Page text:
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The NYU Cinema Research Institute brings together innovators in film and media finance, production, marketing, and distribution to imagine and realize a new future for artist-entrepreneurs. 

Case study on dynamic pricing: Broadway

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Case study on dynamic pricing: Broadway

Michelle Ow

tkts

The movie exhibition industry is about 9x larger than the Broadway business (per total gross in 2013), but Broadway instituted dynamic pricing years ago and does face similar strategic challenges: a blockbuster-hits driven business that seeks to maximize profits under challenging audience constraints. About half of the tickets for most Broadway shows are sold the day of. In the movie business, studios spend millions towards a one-weekend gross or it’s a flop. But unlike movie tickets, Broadway ticket pricing continues to get more fluid. They sell three types of tickets – premium tickets, group sales, and discount tickets. Discount tickets are sold to those who don’t pay in full but will buy. These discount tickets won’t be assigned the best seats, nor will they fill a house with these buyers. By the night of the show, about half have been sold at various prices and no one knows what the other person paid. Sometimes, a producer would rather see the seat empty than sell too low of a ticket. You cannot discount too much if there are individuals who’d be willing to pay in full. The pricing power varies depending on the show’s popularity. For example, shows often up the price after a Tony Award win.

Movie ticket attendance has trended downwards at a fairly steady pace over the last 10 years, while Broadway ticket attendance has shown a more uneven trajectory. Despite a steady uptick in average ticket prices, the number of seats sold grew in 7 out of the last 10 years. A sign, perhaps, of the success of dynamic ticket pricing?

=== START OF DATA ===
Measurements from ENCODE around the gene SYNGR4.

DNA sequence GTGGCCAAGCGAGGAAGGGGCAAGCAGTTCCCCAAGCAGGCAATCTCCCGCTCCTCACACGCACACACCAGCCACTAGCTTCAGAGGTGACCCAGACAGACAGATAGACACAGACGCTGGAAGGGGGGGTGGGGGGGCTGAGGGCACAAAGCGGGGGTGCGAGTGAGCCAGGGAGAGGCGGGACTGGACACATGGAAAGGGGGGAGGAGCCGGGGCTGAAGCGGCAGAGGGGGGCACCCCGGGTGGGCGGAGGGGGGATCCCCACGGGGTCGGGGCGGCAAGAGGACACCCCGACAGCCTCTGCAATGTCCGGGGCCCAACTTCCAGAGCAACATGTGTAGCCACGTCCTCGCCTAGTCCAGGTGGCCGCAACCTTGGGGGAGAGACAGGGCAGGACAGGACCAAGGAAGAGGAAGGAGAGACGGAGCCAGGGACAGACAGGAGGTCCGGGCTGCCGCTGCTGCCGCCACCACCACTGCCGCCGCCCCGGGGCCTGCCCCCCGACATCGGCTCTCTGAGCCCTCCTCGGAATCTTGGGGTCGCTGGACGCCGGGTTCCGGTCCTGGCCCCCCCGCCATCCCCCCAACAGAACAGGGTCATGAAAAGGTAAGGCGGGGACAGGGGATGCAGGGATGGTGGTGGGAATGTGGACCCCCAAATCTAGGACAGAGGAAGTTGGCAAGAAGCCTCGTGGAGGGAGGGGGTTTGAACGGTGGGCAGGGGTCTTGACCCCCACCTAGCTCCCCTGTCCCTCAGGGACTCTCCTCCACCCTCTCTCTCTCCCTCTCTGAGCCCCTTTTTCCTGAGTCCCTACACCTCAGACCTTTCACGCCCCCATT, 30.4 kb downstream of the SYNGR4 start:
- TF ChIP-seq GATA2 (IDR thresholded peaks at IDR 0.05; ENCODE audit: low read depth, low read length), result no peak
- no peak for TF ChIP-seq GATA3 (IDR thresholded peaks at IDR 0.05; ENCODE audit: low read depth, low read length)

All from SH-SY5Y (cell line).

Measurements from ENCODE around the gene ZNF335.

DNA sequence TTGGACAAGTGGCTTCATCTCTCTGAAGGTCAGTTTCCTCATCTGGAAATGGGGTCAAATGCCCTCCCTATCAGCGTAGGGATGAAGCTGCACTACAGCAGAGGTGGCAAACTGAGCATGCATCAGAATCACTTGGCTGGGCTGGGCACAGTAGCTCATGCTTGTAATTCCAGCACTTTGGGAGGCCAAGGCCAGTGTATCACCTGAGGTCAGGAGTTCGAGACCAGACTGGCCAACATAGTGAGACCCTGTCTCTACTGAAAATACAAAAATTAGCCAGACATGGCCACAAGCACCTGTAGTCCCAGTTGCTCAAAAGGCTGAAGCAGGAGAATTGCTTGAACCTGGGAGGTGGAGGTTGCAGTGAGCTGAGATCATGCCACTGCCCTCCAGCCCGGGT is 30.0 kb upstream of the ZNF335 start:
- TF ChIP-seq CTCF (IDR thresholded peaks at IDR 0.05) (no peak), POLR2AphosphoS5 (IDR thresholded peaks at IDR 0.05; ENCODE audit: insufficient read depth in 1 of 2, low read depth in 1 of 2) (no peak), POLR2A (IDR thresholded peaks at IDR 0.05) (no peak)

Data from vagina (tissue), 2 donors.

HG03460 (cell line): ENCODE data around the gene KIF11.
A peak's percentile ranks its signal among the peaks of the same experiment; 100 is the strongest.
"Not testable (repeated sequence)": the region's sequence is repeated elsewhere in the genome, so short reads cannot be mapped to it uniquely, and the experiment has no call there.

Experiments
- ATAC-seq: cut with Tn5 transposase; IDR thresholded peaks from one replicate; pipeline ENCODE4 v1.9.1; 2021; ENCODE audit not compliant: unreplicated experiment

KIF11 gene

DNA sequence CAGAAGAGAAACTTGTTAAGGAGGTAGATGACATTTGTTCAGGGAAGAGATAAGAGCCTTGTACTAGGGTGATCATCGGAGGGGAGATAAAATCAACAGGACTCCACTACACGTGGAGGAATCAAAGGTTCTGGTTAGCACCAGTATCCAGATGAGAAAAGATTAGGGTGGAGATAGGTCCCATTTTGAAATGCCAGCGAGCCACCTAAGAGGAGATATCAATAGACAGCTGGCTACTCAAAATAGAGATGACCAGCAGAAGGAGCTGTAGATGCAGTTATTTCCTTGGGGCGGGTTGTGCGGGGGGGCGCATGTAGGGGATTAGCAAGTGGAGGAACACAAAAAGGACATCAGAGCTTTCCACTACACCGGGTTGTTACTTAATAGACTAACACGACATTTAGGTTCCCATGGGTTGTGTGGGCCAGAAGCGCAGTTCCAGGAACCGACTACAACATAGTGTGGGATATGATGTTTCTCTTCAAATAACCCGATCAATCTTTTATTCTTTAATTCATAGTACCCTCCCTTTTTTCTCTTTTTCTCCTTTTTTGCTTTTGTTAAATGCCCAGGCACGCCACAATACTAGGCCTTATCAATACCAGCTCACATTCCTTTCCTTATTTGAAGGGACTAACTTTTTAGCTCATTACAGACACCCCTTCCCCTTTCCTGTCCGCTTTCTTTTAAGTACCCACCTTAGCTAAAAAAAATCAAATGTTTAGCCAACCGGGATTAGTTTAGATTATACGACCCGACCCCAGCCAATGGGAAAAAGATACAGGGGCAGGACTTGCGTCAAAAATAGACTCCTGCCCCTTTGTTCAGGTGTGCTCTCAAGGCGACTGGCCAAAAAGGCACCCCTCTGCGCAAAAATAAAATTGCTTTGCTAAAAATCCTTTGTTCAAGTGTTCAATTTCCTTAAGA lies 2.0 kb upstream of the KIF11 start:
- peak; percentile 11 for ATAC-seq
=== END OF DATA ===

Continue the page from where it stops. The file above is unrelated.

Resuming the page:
Annual Broadway BO
Annual Broadway BO

The pricing strategies vary from “The Lion King”, which has dynamic pricing down to an exact science, to “The Cripple of Inishmaan,” which is offering deeply lower tickets to lure young theatergoers to the art. In addition, new start-ups like Today’s Tix are pushing user-friendly ticketing experiences to attract those that won’t go to the box office for tickets or don’t find the coupon they want online.

It’s Lion King’s algorithm that is of particular interest to the scope of this project. The show draws from data for 11.5 million audience members so far, and has outearned other shows despite capping its prices. Their strategic decisions are all focused on sustainability. According to the New York Times, producers believe this keeps the show “relatively affordable for for large groups and families; lessens the chance of buyer’s remorse leading to bad word of mouth; and offers room to raise prices over the long term.”

Our analysis of Broadway, MLB, and airline ticket pricing underscores the importance of data. The next step of this project will be to gather as much data as possible about movie ticket attendance and demographics. Ideally, we can then chart potential pricing schemes for peak dates vs. off-peak dates. Just like the Lion King, the more data that is collected after instituting a dynamic pricing scheme, the better theater owners and distributors should be able to adjust and develop a more fluid algorithm to generate the price-attendance combo to maximize profits.